Aging, Frailty, and the Microbiome - How Dysbiosis Influences Human Aging and Disease
Department of Emergency Medicine; Department of Microbiology and Physiological Systems; Center for Microbiome Research
Digestive System | Environmental Public Health | Gastroenterology | Geriatrics | Medical Microbiology | Microbiology | Pathological Conditions, Signs and Symptoms | Physiology
The human gut microbiome is a collection of bacteria, protozoa, fungi, and viruses that coexist in our bodies and are essential in protective, metabolic, and physiologic functions of human health. Gut dysbiosis has traditionally been linked to increased risk of infection, but imbalances within the intestinal microbial community structure that correlate with untoward inflammatory responses are increasingly recognized as being involved in disease processes that affect many organ systems in the body. Furthermore, it is becoming more apparent that the connection between gut dysbiosis and age-related diseases may lie in how the gut microbiome communicates with both the intestinal mucosa and the systemic immune system, given that these networks have a common interconnection to frailty. We therefore discuss recent advances in our understanding of the important role the microbiome plays in aging and how this knowledge opens the door for potential novel therapeutics aimed at shaping a less dysbiotic microbiome to prevent or treat age-related diseases.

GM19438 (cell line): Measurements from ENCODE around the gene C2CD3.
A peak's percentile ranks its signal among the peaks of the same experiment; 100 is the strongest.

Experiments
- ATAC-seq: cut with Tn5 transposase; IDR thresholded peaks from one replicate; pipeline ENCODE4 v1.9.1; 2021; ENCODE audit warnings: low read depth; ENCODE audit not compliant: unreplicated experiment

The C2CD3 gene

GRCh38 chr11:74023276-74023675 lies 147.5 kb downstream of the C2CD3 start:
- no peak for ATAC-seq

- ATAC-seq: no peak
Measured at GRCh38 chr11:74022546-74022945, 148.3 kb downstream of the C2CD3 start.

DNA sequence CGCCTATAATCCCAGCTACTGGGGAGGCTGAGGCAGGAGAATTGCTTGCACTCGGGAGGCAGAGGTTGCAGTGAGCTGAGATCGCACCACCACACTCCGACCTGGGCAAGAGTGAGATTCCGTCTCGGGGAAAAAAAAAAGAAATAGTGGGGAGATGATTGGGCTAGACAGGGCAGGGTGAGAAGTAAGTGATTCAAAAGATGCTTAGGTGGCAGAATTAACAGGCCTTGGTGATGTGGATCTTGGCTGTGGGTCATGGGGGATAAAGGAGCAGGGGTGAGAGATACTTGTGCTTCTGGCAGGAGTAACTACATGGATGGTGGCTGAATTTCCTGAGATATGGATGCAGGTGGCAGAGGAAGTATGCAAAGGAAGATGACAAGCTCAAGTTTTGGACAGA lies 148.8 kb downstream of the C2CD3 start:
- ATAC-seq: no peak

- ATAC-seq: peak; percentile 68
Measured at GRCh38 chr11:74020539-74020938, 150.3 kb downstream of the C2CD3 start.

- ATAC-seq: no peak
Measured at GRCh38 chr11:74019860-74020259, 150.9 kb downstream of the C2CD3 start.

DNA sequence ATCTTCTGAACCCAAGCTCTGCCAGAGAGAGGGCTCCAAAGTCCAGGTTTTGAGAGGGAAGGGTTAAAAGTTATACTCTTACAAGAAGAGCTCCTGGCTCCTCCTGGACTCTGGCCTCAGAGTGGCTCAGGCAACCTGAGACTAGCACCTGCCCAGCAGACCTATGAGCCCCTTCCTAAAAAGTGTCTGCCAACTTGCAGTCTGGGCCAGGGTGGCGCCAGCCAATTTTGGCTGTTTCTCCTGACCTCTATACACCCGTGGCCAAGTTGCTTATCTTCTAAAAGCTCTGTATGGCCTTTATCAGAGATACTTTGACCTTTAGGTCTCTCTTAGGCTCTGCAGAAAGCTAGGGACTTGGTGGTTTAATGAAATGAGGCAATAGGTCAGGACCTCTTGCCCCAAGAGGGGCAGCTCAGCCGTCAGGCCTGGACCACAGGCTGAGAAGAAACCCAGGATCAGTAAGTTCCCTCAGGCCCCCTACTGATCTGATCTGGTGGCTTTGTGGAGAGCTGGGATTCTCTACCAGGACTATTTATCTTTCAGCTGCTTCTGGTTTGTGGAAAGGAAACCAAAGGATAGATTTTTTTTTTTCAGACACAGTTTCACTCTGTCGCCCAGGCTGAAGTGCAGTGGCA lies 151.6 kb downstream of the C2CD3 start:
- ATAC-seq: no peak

Age-related Diseases, Elderly, Frailty, Inflammation, Microbiome
DOI of Published Version
Haran JP, McCormick BA. Aging, Frailty, and the Microbiome-How Dysbiosis Influences Human Aging and Disease. Gastroenterology. 2021 Jan;160(2):507-523. doi: 10.1053/j.gastro.2020.09.060. Epub 2020 Dec 8. PMID: 33307030. Link to article on publisher's site
Haran JP, McCormick BA. (2021). Aging, Frailty, and the Microbiome - How Dysbiosis Influences Human Aging and Disease. University of Massachusetts Medical School Faculty Publications. https://doi.org/10.1053/j.gastro.2020.09.060. Retrieved from https://escholarship.umassmed.edu/faculty_pubs/1890